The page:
'Circus' was an experiment that was not nearly as crazy as most thought. I think this was Common in his most confused state. 'The Light' gave Common a real hit and I think the pressure to follow up got him off track. 'I am Music' and 'Soul Power' was excellent Com, but "Star 69" and 'Jimi' seemed to fit Common like your little brother's Lottos. He still was in tune with me with songs like 'Between Me, You and Liberation.' I had recently lost my mom (the good Beat Rice) and am not ashamed to say I cried walking up Cadman Plaza after Common's verse about his aunt. So I will always defend that album for that stanza alone.

I say all that to say I think 'BE' is Common coming full circle. He is back in Chicago and feeling more comfortable. Having Kanye executive produce the album is interesting if not ironic. Kanye is Common's product literally and figuratively. When you really listen to Kanye, he is a more materialistic, misogynistic, arrogant, less progressive, more conservative, less lyrical Common with the Roc behind him. That is to take nothing away from Kanye. They both have that dichotomy. Black middle class kids who know the hood. Love their momma, but not afraid to pimp and run some hoes. I think that ying and yang is what makes them so successful. There is a good angel and bad angel on all our shoulders. Those two communicate that struggle better than anyone. They even taught that to the God MC, him Jay-Hovah how to communicate that essence better.

(Kanye definitely gave Jay some fashion lessons. Jay seems like the kid from the streets who befriended the bougie Kanye. doesn't that Reebok commercial seem like Kanye wrote it?)

Anyway, I think BE is going to be a monster. Almost as important as Speakerboxx/Love Below in terms of opening up new doors in Hip-Hop. Although I hoped 'Corners' would be better I look forward to BE as much as any record in the past 5 years.

To listen to the album's mentioned click here

Kim, please make the swift chancellor gets a copy.

Here 'sto hoping UVa whoops up on Duke tonight.

"no more public housing" Posted by Hello

Thursday, March 10, 2005

When Biggie Died they came out with Biggie Fries

I have the links and comments all sorted out - sorry

  • How accurate are these websites with MC's lyrics? like the ones for Frank White here
  • The Chris Rock album is dope. You got check it out "smack her with a d&^@k" is all I have to say

I am gonna start a series of posts that I am going to expand into some articles called 'Great Americans in Hip-Hop.' Many would not want to admit but Puffy, Kanye, Russell, Jay-Z are more American than Trent Lott.

My other series is gonna be called 'How Capitalism saved your Socialist, liberal pseudo-intellectual ass, Wes Jackson'

Then I am gonna do a piece called 'Crack-the best thing that ever happened to Hip-Hop'

Next is gonna be 'Shut Up with all your blood clot belly-aching. The problem with Hip-Hop is us. A Message to the unprofessional rapper, big mouth blogger/writer/critic and phony executive'

Then after that is 'Kanye West and Chuck D are smarter than you'

Finally, 'Why I mourned the death of Russell Jones more than Christopher Wallace"

Basically, these are the pieces I want to do and said I was gonna start tonight, but King Miles Boogie had other plans. So like the trailers at the beginning of a Lex Steele movie I figured I would tell you what is in production. That way I can still front like I'm smart while I sort out my time management issues.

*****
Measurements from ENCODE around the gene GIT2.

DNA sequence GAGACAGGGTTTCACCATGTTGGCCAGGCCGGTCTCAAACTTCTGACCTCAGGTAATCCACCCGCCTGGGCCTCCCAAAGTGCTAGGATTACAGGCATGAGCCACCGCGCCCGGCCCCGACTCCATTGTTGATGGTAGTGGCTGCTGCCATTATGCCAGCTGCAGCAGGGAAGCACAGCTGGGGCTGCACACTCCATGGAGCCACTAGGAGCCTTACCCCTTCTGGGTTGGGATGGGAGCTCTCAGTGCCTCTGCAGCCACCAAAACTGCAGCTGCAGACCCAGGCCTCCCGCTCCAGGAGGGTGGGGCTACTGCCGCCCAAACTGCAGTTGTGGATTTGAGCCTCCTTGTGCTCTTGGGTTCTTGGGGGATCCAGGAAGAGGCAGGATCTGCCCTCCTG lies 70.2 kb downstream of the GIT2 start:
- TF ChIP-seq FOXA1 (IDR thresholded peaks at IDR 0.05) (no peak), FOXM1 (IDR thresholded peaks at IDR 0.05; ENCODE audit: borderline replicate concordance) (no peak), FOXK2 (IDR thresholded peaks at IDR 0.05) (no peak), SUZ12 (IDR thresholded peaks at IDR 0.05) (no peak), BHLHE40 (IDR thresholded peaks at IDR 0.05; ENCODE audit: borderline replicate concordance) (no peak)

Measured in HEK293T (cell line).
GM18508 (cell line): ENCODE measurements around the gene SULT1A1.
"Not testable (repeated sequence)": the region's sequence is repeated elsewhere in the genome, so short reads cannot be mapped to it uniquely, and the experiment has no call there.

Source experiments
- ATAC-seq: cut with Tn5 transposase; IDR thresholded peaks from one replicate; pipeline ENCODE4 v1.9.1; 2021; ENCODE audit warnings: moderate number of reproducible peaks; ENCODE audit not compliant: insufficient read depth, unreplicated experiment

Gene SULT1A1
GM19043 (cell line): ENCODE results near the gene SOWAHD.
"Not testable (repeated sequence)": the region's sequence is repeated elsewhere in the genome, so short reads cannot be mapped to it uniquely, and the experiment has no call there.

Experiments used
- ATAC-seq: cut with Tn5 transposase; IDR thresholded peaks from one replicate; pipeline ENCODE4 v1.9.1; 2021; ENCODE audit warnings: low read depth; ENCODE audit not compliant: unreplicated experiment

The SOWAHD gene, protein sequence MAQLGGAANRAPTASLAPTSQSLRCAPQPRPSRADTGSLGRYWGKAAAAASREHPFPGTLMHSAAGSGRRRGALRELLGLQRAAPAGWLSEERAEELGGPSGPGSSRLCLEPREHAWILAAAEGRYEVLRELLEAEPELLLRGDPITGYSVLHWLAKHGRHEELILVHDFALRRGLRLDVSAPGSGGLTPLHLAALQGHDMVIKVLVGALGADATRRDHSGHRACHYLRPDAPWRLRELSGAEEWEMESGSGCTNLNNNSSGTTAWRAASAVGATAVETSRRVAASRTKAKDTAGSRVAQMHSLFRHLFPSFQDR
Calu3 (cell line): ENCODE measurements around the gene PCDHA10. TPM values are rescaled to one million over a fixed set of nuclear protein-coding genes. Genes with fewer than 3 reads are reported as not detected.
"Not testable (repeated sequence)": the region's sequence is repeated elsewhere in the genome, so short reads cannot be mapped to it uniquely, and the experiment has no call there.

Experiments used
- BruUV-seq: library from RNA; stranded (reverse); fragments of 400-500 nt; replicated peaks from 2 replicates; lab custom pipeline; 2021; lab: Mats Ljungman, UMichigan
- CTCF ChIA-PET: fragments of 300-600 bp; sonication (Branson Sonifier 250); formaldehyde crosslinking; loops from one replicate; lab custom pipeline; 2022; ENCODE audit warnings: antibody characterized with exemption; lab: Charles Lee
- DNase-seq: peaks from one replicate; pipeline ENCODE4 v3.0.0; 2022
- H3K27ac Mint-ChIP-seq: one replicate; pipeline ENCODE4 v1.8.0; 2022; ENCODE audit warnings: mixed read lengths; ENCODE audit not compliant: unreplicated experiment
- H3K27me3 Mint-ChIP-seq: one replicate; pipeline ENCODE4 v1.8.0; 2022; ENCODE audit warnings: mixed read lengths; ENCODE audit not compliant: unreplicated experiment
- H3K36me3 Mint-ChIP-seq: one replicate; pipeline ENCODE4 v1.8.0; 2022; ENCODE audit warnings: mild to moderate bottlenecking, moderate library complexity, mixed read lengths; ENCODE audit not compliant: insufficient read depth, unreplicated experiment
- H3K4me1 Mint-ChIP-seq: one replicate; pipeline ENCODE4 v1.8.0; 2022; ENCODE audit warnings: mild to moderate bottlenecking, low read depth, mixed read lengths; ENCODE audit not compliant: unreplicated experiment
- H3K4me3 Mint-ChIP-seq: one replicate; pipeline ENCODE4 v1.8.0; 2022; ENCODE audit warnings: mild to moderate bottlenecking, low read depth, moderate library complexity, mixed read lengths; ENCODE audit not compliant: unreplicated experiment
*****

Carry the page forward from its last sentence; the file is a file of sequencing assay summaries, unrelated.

And now for a bit of randomness

Peace, You know my steez!

Wednesday, March 09, 2005

this is my son, my dog, a fish and Tony Starks. They are all happy The Game and 50 made peace, but sad that Biggie is gone. I will have something more clever to write tomorrow. Posted by Hello

In the Spirit of Ghandi, Thank goodness

Looks like cooler heads are gonna prevail in this silly 50 Cent/Game beef.
Without being hokey I am very happy. On the annversary of BIG's death it's good to see Folks learning from past mistakes

And Happy Birthday to my godson little Carl

Tuesday, March 08, 2005

k os pic Posted by Hello

K-OS Tour Dates

For those not up on K-OS. Catch him on the road. He is on tour with Handsome Boy Modelling School. Check his site

K-OS tour dates with Handsome Boy Modeling School

Sat-Apr-09 Chicago, IL House Of Blues
Sun-Apr-10 Bloomington,IN Bluebird Theater
Mon-Apr-11 Ann Arbor, MI Blind Pig
Tue-Apr-12 Cleveland, OH House of Blues
Fri-Apr-15 Burlington, VT Higher Ground
Sat-Apr-16 Philadelphia, PA TLA
Sun-Apr-17 Washington, DC 930 CLUB
Mon-Apr-18 New Haven, CT Toads Place
Tue-Apr-19 Boston The Paradise 600
Wed-Apr-20 New York, NY Irving Plaza
Sat-Apr-30 Indio, CA Coachella Festival

rocking at The Good Foot Posted by Hello

Thanks for everyone for coming out to The Good Foot last Thursday.
It was good to see so many cats who don’t usually make it out to our events.
Special shout out to Lavar, Taisha, Q and KT.

For all those who didn’t make it mark your calendars – the next one will be on April 7th
Like Emeril we are gonna take it up a notch with some live performances and premium giveaways

On another note, I am taking my long-winded rants to the digital world. Check out my blog, The Swift Chancellor Report. There will be some reviews, op-ed pieces, announcements and all that good stuff.

Also check out our own Ian Steaman’s blog, Notes From A Different Kitchen. He put me on to the blogosphere and his blog is off the hook.

And by this time next week, thanks to Kim and Ian, the official Room Service blog, The Combo Platter (just like the mix CD’s) will be up and running and the entire office will be beating you in the head.

For those who are part of MySpace.com be on the lookout for an invitation to join our group.

Finally, for those who remember the original DJ Bolex – he along with the rest of the crew will be returning to the radio hustle next month with
The Combo Platter Podcast.

Monday, March 07, 2005

Jill Scott Posted by Hello

C to the double M-O-N Posted by Hello

Video games

A couple of things for you guys today. There was a lot of talk today about 50 as usual.